The foreign minister arrived in Malaysia on Sunday as part of a post-Brexit effort to strengthen ties with leaders beyond Europe. On a mission to strengthen Britain’s “economic and security relations” with the Indo-Pacific region, she will then travel to Thailand and Indonesia.
Ms. Truss had talks with Ismail Sabri, the ninth Prime Minister of Malaysia; Saifuddin Abdullah, Minister of Foreign Affairs, and Chief Minister Hishammuddin Hussein.
As expected, talks focused on “greater technological collaboration,” a topic Ms Truss addressed ahead of the trip.
Ms Truss said: “We are focusing on the opportunities of the future, such as technology.”
She added: “With the digital revolution only gaining momentum as a result of the pandemic, we want to team up with like-minded partners to form a coalition of tech revolutionaries.”
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They also discussed deepening “economic ties”, including the UK’s intention to join the Comprehensive and Progressive Agreement on Trans-Pacific Partnership (CPTPP), a free trade group with no free movement of people. , formed by Australia, Brunei Darussalam, Canada, Chile. , Japan, Malaysia, Mexico, Peru, New Zealand, Singapore and Vietnam.
Ms. Truss began the process of joining the agreement when she was Secretary of International Trade.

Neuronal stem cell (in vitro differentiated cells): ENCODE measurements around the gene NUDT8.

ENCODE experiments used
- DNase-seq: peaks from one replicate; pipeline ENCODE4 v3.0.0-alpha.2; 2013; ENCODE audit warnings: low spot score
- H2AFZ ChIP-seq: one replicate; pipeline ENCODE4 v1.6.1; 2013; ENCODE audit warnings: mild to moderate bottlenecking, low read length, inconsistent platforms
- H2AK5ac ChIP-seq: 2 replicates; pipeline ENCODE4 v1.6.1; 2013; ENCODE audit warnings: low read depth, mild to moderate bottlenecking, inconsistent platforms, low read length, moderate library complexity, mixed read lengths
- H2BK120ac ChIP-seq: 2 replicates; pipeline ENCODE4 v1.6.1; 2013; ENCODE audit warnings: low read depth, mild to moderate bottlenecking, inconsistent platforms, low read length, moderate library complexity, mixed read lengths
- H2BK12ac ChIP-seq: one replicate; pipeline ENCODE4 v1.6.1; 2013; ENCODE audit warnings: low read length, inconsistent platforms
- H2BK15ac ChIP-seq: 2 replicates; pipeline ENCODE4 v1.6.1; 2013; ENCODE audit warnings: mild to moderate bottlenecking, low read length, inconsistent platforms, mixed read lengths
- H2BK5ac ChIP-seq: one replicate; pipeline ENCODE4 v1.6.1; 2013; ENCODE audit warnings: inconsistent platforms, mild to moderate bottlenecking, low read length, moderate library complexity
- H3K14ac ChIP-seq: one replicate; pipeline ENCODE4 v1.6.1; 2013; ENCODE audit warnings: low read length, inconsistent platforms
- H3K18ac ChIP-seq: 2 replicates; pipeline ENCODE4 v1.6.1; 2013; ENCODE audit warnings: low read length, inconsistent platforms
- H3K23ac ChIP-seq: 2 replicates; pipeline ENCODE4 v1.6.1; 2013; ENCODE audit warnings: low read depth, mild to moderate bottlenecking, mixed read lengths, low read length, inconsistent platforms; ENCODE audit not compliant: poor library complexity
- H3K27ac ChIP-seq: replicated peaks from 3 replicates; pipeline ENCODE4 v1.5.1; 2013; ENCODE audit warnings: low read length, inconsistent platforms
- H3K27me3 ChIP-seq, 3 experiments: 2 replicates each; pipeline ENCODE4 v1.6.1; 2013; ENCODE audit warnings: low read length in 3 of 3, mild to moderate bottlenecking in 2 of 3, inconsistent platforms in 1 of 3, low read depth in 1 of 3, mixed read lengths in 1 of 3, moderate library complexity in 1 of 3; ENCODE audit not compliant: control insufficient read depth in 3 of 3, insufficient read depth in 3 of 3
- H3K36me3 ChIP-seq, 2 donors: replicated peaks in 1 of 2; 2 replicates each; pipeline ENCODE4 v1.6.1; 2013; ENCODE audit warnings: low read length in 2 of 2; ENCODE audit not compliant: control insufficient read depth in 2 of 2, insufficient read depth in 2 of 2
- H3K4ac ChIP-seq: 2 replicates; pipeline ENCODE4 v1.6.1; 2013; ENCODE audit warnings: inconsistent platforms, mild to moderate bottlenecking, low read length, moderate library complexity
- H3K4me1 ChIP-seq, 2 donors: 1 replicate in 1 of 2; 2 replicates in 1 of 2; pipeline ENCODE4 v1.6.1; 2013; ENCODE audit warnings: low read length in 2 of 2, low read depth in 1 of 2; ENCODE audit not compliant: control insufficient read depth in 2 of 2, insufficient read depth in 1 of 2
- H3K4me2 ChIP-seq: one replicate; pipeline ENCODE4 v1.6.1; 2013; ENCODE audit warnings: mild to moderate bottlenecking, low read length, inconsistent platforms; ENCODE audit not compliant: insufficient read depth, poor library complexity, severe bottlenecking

Today, as Minister of Foreign Affairs, she is making progress on what she laid the foundation for.
Insiders say Truss’ tour of South East Asia, which comes fairly early in his tenure, demonstrates the importance she places on the region at a time when UK relations with the EU are fragile .
Ms Truss, who stressed that Indonesia, not Germany, will be the world’s fourth largest economy by 2050, made it clear that she sees great potential in revitalizing ties with nations and nations. regions beyond Europe.
She stressed that Brexit had given the UK the independence it needed to maintain its relations with the world’s fastest growing economies, as they had so far been “undernourished”.
Truss said in a statement ahead of the tour: âI want to position Britain where the future growth is and think about who our main partners will be in 2050 and beyond.
âSouth East Asia will be the engine of the global economy and I want Britain to be a part of it, improving our economic and security relationship with the region to reflect its growing importance.
“Deeper ties are win-win, providing jobs and opportunities for the British while ensuring an open, secure and prosperous Indo-Pacific.
âWorking with key Southeast Asian partners will help us promote freedom and democracy around the world. “
This comes at a critical time for UK-EU relations, with an increased prospect of the UK triggering Article 16 and a trade war between the two sides.